I have also had my Fuji GSW 690 camera whose 6x9 negative does not fit my original Meopta enlarger as it can only handle up to 6x6 negatives and an old MPP 6x9 rollfilm holder for my Intrepid 4x5 MkIII. This experience has reminded me that I am missing some key components from the enlarger. Namely I need a 4x5 and a 6x9 mask. I have a 6x8, 35mm masks that came with it. Previously I found I could suspend a 4x5 negative in the negative holder but it is rather tenuous and difficult to place it in the right position. I also learned in my last round of printing that light leaks around the negative and can produce noticeable glare on the print. This situation could not persist. To no avail could I find the requisite masks online.
Fortunately I had recently been experimenting with a new online service I discovered called RazorLab. They will laser cut from different material any design you submit. I opted to see if this could help me here.
I chose as a material black mount board as this is cheap and is the right thickness. The challenge with this service is to find ways of solve problems in material that is essentially 2 dimensional. Here is what I ended up with.
First let's see what I am imitating. This is an example of the factory Durst mask for a 6x8 negative. It consists of 2 aluminium plates with locating studs on one side and matching holes on the other. Note the inset for a single negative to sit. I cannot make this in RazorLab so I ignored this. Also in general I do not separate negatives as they are difficult to manage in sleeves. The locating studs also serve to align the negative.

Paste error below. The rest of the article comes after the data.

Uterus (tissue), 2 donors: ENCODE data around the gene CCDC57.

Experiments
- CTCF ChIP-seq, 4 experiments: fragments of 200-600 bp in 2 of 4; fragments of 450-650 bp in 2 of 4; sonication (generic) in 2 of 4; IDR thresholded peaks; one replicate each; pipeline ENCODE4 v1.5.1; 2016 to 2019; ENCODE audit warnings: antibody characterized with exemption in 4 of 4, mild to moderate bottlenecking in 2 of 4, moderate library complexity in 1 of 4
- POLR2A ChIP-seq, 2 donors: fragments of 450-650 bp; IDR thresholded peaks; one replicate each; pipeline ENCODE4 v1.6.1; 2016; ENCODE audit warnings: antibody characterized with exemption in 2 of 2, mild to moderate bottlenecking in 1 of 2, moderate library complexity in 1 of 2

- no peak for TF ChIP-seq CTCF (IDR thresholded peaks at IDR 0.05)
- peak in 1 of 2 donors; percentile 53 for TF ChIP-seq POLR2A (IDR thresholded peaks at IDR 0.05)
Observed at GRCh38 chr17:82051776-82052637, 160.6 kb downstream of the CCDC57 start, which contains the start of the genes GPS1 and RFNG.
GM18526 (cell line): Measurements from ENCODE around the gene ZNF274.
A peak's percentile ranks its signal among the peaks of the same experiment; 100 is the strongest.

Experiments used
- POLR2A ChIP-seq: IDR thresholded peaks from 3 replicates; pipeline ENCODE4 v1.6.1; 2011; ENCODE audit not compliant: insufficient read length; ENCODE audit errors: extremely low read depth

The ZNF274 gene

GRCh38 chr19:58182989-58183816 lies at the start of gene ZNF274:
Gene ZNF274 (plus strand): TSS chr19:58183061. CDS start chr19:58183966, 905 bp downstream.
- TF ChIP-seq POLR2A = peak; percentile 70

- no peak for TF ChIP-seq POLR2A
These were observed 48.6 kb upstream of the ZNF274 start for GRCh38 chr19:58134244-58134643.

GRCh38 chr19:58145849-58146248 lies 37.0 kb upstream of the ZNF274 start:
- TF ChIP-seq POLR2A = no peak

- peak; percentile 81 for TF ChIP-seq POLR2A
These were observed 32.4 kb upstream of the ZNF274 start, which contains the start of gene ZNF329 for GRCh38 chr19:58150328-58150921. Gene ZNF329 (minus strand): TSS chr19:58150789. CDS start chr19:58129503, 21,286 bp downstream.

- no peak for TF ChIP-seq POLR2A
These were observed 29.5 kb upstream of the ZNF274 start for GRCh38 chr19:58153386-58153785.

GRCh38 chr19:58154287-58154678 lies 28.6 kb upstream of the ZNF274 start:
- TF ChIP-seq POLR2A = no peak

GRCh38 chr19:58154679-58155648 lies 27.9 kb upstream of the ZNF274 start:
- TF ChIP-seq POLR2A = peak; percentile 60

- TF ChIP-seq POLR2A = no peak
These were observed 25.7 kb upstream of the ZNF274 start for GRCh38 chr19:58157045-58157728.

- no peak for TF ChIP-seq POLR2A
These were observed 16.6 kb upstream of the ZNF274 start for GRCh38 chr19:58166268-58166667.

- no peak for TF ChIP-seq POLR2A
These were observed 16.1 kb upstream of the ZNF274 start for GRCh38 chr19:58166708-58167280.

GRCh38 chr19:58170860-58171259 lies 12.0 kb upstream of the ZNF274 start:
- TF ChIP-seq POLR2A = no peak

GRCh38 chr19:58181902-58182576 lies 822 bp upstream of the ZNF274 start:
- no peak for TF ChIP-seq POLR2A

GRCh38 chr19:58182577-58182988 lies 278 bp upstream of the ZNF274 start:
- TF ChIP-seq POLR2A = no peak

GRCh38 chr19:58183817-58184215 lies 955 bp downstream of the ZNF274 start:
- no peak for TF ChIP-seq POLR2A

|Original 6x8 masks|
|6x9 mask outline|
|Finished Cut Parts|
|Negative in mask|
As mentioned I also made a 4x5 version of the mask. Again I used the same outline but of course a larger window (119 x 95 mm) made by careful measurement of the image area of negatives. The window needs to be slightly smaller than the negative of course to keep it from falling through.
I also changed the alignment strategy as I am dealing with sheet film. This allows me to use a corner location strategy for alignment in both dimensions. The Inkscape drawing follows...
|4x5 mask drawing|
|Finished 4x5 masks|
|Alignment strips in action|
Here is a video explaining and showing the finished pieces.
Finally I want to comment on further improvements. 1) The 6x9 alignment strips are too close together for some films. Indeed on reflection there is no real need to have them match the exact width of the film as you only needs one strip to align the image properly in the mask. The other is useful to keep the two masks aligned. 2) It may be useful to have the top mask slightly wider than the image as this may make it easier to see how the image is adjusted (left/right) with respect to the top mask. 3) The base mask alignment slots could be narrower to make for a tighter fit for the strip. The top mask should remain somewhat wider to make the whole thing easier to assemble.
My final design file will include both widths of 6x9 negative for my two cameras. It will also have the one alignment strip further away from the window to make it accommodate more variation in film width. Finally I will make the bottom mask slot narrower.
Finally some links...